The problem with calling Kirk's actions exploitative here is that, yes, he was using her, but no, he wasn't using her for sex. He was using the pretense of seduction in order to pursue what he was really after, which was information about her father. First-season Kirk was not the womanizer he was later written as. He was a serious, driven command officer, generally not allowing himself time for interest in women, and when he did get involved with women it was either because he was under some mental influence ("The Naked Time," "Dagger of the Mind") -- which he was able to shake off because of his overwhelming commitment to duty -- or because he was using seduction as a pretense for a more pragmatic goal (here or "What Are Little Girls Made Of?"). We even saw women throwing himself at him and Kirk largely ignoring or resisting them ("Mudd's Women," "Miri"). Otherwise, beyond an old flame or two ("Court-martial," the passing allusion to Helen Johansson in "The Menagerie"), the times we saw him genuinely involved with women were cases where he was deeply and tenderly in love with them ("Shore Leave," "City on the Edge"). So to interpret first-season Kirk as any kind of predatory womanizer is a huge misreading of his character, even more so than for the Kirk of the later seasons (who was more in line with the majority of promiscuous male action leads in '60s TV).



Greg Cox wrote: View Post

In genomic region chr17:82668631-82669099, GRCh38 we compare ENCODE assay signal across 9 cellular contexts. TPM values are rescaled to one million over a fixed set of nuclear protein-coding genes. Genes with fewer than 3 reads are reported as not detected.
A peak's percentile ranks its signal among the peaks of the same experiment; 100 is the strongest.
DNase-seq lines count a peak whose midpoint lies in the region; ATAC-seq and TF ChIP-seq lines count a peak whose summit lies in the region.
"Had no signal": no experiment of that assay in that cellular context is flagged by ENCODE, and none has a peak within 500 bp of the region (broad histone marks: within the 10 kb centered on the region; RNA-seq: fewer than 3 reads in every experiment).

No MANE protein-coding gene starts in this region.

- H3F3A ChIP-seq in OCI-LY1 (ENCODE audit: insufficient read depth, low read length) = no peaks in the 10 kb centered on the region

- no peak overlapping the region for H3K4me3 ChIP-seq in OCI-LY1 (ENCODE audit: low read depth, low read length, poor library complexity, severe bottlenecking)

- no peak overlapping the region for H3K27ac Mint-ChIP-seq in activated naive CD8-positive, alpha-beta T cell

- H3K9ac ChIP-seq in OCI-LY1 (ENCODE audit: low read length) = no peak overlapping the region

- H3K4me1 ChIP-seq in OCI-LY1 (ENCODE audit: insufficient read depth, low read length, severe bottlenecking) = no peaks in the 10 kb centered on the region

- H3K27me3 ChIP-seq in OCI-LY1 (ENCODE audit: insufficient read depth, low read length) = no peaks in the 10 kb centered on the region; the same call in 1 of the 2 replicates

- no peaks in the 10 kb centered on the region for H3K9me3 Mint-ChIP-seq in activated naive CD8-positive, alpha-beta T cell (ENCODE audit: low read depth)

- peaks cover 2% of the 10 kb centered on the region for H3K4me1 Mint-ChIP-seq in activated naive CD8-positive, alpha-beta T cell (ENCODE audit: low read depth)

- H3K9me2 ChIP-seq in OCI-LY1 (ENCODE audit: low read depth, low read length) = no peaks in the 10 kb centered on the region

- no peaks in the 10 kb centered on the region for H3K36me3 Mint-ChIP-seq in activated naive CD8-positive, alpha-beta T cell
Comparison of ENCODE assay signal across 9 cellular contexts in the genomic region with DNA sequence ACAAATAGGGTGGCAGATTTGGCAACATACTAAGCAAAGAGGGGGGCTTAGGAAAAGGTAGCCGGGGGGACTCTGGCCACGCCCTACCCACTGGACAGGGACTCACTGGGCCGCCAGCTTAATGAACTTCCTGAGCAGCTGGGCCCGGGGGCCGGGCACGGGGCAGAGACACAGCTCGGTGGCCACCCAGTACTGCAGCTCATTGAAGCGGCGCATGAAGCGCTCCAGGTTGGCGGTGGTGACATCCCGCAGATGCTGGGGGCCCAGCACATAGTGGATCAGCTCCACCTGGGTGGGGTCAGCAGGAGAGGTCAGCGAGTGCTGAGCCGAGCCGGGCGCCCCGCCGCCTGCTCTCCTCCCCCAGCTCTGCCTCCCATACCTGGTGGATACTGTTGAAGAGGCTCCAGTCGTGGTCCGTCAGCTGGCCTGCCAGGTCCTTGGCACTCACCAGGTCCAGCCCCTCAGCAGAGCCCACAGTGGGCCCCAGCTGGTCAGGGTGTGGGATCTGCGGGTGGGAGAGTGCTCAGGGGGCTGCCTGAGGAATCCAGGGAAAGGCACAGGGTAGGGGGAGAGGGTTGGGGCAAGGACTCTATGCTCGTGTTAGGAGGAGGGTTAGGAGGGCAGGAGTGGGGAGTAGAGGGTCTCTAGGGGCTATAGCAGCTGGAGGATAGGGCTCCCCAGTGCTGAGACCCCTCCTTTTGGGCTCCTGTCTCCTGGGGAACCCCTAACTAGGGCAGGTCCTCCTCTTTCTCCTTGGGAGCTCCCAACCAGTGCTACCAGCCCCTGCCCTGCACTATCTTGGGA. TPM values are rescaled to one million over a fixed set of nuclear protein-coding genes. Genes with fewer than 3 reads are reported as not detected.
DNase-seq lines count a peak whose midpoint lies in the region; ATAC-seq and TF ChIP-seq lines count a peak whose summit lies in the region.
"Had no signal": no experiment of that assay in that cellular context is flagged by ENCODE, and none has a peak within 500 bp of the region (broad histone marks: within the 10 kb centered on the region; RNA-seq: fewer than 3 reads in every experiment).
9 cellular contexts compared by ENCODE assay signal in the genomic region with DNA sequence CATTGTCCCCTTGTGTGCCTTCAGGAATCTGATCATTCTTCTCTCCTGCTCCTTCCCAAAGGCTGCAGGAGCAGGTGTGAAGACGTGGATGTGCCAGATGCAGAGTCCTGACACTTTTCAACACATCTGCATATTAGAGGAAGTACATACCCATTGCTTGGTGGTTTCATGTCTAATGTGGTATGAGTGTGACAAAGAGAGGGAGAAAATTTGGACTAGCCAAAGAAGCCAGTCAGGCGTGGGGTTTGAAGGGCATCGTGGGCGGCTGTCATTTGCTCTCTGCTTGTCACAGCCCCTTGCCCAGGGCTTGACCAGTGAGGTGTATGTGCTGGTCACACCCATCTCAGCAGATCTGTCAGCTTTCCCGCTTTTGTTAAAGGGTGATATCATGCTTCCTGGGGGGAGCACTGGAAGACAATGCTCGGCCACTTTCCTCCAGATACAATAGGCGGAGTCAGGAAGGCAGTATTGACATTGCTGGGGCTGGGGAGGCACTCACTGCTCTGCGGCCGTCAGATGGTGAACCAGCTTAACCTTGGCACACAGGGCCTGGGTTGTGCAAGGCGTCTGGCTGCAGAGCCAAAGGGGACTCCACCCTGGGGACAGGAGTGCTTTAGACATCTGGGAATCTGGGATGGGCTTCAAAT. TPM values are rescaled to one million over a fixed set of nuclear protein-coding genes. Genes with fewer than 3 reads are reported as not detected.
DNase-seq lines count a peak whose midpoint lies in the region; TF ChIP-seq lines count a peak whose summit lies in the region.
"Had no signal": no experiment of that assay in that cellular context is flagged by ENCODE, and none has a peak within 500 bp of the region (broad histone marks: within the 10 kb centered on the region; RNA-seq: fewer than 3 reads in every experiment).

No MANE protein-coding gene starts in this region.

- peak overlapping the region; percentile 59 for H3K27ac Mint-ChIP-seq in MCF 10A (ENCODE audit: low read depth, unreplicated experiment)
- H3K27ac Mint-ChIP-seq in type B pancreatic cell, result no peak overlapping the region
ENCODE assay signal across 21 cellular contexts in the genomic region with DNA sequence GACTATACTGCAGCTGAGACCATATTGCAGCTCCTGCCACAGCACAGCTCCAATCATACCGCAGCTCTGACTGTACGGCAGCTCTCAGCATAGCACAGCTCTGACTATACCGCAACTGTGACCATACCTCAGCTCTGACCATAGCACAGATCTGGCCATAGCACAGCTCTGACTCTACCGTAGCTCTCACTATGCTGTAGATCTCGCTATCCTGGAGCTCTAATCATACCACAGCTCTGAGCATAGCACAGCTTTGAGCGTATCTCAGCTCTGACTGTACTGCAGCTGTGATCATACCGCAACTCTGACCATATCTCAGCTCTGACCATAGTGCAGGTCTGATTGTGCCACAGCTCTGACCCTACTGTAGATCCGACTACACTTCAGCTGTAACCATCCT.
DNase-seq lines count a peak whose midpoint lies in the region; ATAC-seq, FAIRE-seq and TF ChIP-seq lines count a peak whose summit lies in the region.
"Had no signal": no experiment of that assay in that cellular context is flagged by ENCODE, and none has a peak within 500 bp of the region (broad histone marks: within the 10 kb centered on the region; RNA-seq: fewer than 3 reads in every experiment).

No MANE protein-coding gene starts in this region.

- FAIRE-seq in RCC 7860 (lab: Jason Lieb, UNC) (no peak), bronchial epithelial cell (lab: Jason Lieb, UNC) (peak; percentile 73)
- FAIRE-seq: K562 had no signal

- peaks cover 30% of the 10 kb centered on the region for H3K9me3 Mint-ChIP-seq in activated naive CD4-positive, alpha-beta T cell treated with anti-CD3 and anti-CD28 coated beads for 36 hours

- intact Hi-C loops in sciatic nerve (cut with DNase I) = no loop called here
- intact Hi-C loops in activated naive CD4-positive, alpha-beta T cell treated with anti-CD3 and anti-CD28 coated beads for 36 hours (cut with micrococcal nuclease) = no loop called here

As for Leighton's injuries: This isn't TNG, where most anything can be fixed in sickbay over a commercial break. We know from "The Menagerie" that some scars and injuries can't be healed by 23rd-century medicine. Maybe Leighton's suffered some major radiation burns from delta rays or something . . . .
Yeah, but that's the problem -- by today's real-world standards, it's hard to believe that 23rd-century medicine would be as backward as TOS portrayed it.
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Old July 9 2014, 04:01 PM   #26
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Re: "The Conscience of the King": Plot Holes and Questions.

Christopher wrote: View Post
Yeah, but that's the problem -- by today's real-world standards, it's hard to believe that 23rd-century medicine would be as backward as TOS portrayed it.

McCoy: He's dead, Jim.

Kirk: Do you uh, want to try resuscitating him?

McCoy: I'm sorry, what?
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Old July 9 2014, 06:05 PM   #27
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Re: "The Conscience of the King": Plot Holes and Questions.

Christopher wrote: View Post
...Nobody says anything about Lenore being "forgiven." She's judged mentally ill, and has apparently had a psychotic break, since she has no memory of committing the murders. Therefore, she'll get "the best of care," which is all anyone says on the subject of her fate. Getting the best of care is not necessarily incompatible with being tried for her crimes, although she may be found not guilty by reason of insanity.
To go to Dr. Adams! That'll fix her!


GSchnitzer wrote: View Post
I'm surprised that no one has yet mentioned 33-year-old Captain Kirk hitting on a much younger 19-year-old Lenore Karidian. It seems ruthless ("I wonder where Ruth is") and it seems a little bit, well, creepy.